Probesets detected as present were binned into low, medium, and high expression level categories [see Additional file 8] [see Additional file 9]. The coefficient of variance for the number of probesets in each bin was generally low (less than 6%). We observed no apparent correlation between the yield or RNA integrity based on the 3'/M β-actin assay and the number of probesets in different bins. Unsupervised clustering using less than 2000 genes grouped 5/5 normal and 2/2 BPH cases in one clade, 5/7 Gleason pattern 3 cases in another clade, and the remaining 2/7 pattern 3 cases in a third clade that also included 8/8 Gleason pattern 5 cases along with 3/3 lymph node metastases (Fig. 4). The normalizer sample (Gleason pattern 4) clustered with the high-grade samples.

Figure 4

Unsupervised clustering based on gene expression profiling of benign prostatic epithelial, primary prostate cancer, and metastatic prostate cancer cells laser capture microdissected from 26 cases. Results of unsupervised clustering using the dChip PM-only model (A and B) or the PM/MM difference model (C and D) to calculate expression values, which were (B and D) or were not (A and C) log transformed. Approximately 1500–2000 genes with the highest standard deviation/mean (not log transformed) or the highest standard deviation (log transformed) were used in the analysis. Green: benign; teal: benign prostatic hyperplasia; blue: Gleason pattern 3; orange: Gleason pattern 5; pink: metastatic prostate cancer; normalizer: normalizer sample (Gleason pattern 4, see Results).

Principal components analysis [see Additional file 10] showed segregation of samples along Eigengene vector 1 to be predominately by Gleason pattern. From left to right, a progression was observed from benign prostatic epithelial and BPH cells to Gleason pattern 3, Gleason pattern 5, and metastatic cells.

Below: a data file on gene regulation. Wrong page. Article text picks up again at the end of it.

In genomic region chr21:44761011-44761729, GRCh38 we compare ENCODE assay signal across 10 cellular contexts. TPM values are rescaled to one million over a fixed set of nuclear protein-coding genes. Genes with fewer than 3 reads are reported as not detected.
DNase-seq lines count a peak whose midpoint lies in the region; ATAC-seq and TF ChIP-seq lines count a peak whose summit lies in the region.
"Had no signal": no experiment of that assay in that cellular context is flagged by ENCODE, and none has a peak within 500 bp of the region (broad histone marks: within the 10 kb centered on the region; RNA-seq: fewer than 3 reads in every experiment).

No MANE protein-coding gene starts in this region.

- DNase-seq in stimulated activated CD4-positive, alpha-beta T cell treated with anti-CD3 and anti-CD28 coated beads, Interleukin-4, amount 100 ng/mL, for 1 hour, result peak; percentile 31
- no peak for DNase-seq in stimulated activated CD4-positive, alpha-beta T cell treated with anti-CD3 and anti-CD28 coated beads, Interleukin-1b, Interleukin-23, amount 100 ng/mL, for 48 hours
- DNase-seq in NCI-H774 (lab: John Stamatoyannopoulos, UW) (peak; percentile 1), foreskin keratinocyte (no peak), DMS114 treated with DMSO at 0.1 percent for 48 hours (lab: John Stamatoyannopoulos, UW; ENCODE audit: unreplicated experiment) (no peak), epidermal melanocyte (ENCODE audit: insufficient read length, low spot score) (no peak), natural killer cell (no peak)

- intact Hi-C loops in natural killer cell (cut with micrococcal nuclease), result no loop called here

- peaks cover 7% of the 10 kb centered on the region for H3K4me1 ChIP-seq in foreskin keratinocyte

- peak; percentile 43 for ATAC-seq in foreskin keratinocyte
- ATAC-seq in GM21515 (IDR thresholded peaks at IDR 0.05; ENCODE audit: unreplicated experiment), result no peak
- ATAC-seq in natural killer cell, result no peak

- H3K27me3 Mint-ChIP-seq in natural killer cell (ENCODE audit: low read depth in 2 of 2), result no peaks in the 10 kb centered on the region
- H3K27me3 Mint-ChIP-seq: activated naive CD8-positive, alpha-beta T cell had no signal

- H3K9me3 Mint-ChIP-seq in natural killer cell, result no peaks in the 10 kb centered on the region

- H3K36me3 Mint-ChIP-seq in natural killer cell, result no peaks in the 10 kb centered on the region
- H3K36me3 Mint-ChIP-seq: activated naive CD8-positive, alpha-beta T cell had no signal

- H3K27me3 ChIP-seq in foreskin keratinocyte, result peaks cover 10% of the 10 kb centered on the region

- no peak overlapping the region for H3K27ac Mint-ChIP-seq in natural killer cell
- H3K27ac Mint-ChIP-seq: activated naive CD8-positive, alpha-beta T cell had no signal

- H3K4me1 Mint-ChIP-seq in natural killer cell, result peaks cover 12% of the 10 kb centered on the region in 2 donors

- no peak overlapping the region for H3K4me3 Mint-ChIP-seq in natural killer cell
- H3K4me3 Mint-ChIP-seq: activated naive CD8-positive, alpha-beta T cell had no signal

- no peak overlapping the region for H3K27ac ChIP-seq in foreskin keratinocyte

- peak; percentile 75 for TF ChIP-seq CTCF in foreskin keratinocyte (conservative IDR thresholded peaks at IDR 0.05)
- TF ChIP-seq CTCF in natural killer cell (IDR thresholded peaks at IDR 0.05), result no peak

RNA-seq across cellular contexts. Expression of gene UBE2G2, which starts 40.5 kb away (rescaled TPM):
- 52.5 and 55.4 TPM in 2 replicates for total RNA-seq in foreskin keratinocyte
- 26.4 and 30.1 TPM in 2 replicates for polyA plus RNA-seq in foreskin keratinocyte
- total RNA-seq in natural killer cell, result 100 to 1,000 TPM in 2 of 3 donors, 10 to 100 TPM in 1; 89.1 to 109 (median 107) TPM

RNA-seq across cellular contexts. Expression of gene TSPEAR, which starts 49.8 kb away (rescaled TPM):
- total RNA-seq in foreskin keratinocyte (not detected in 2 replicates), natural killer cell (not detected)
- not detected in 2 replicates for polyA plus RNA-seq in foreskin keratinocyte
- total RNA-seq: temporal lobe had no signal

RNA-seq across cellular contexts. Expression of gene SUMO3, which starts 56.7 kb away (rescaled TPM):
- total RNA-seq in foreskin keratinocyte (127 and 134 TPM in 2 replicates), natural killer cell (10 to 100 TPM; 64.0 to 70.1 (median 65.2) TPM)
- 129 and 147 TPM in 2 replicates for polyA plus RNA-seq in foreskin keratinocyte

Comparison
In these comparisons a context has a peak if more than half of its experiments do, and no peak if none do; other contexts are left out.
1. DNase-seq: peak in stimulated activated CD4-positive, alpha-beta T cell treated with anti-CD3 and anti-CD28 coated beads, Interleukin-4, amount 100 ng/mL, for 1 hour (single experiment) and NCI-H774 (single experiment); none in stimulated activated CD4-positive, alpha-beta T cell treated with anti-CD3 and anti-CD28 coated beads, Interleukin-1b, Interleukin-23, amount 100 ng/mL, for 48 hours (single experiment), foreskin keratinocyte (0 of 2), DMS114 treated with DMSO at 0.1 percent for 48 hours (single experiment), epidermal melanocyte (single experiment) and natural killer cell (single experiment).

We used qPCR to confirm differential expression of alpha-methylacyl coenzyme A racemase (AMACR) and hepsin detected using microarrays. Aliquots of the same samples that were amplified and labeled to generate microarray results were also analyzed by qPCR before and after linear amplification. Relative expression levels of AMACR and hepsin measured by qPCR in unamplified samples correlated well with results obtained with amplified samples and with microarray results (Fig. 5). Both AMACR and hepsin were upregulated in prostate cancer compared to benign prostatic epithelial cells. The mean fold difference for AMACR expression between prostate cancer and benign cells was 5.3 (p = 0.02) in unamplified samples, 4.5 (p = 0.014) after linear amplification, and 4.2 (p = 0.004) as determined by microarray analysis. The mean fold difference for hepsin expression between prostate cancer and benign cells was 5.7 (p = 0.00004) for unamplified samples, 4.4 (p = 0.0003) after linear amplification, and 4.3 (p = 0.00003) as determined by microarray analysis. The fidelity of differential gene expression was, therefore, preserved during the linear amplification procedure. Correlations between microarray and qPCR data after linear amplification were 0.83 and 0.87 for AMACR and hepsin expression, respectively. Expression of hepsin was highest on average in Gleason pattern 3 cells (5.6 ± 2.9 hepsin/beta-actin ratio), and was observed to decrease in high grade, Gleason pattern 5 and lymph node metastasis, samples (2.6 ± 1.5) to a level intermediate between benign (0.7 ± 0.4) and low grade, Gleason pattern 3, cells (Figures 5D–5F). Interestingly, a similar pattern was observed for AMACR expression (Figures 5A–5C).

Figure 5

Confirmation of microarray data using qPCR. Relative expression levels of AMACR (A-C) and hepsin (D-F) in benign prostatic epithelial, primary prostate cancer, and metastatic prostate cancer cells laser capture microdissected from 25 cases were measured using qPCR (A, B, D, E) and HG-U133 Plus 2.0 arrays (C and F). Quantitative PCR was performed using cDNA synthesized from RNA samples before (A and D) and after (B and E) linear amplification. For microarray analysis, RNA samples were linearly amplified and labeled using the IVT kit.

Discussion and conclusion

Specific cell populations were captured based on primary Gleason pattern, and their gene expression profiles were analyzed. In general, unsupervised clustering grouped cases in accordance with Gleason pattern. However, the grouping was not perfect in this regard since two of seven Gleason pattern 3 cases clustered with Gleason pattern 5 cases and lymph node metastases. The molecular profile may provide more detailed information than the Gleason pattern, indicating that the Gleason 3 cases are more aggressive, or have the potential to be more aggressive, than expected based on histology alone.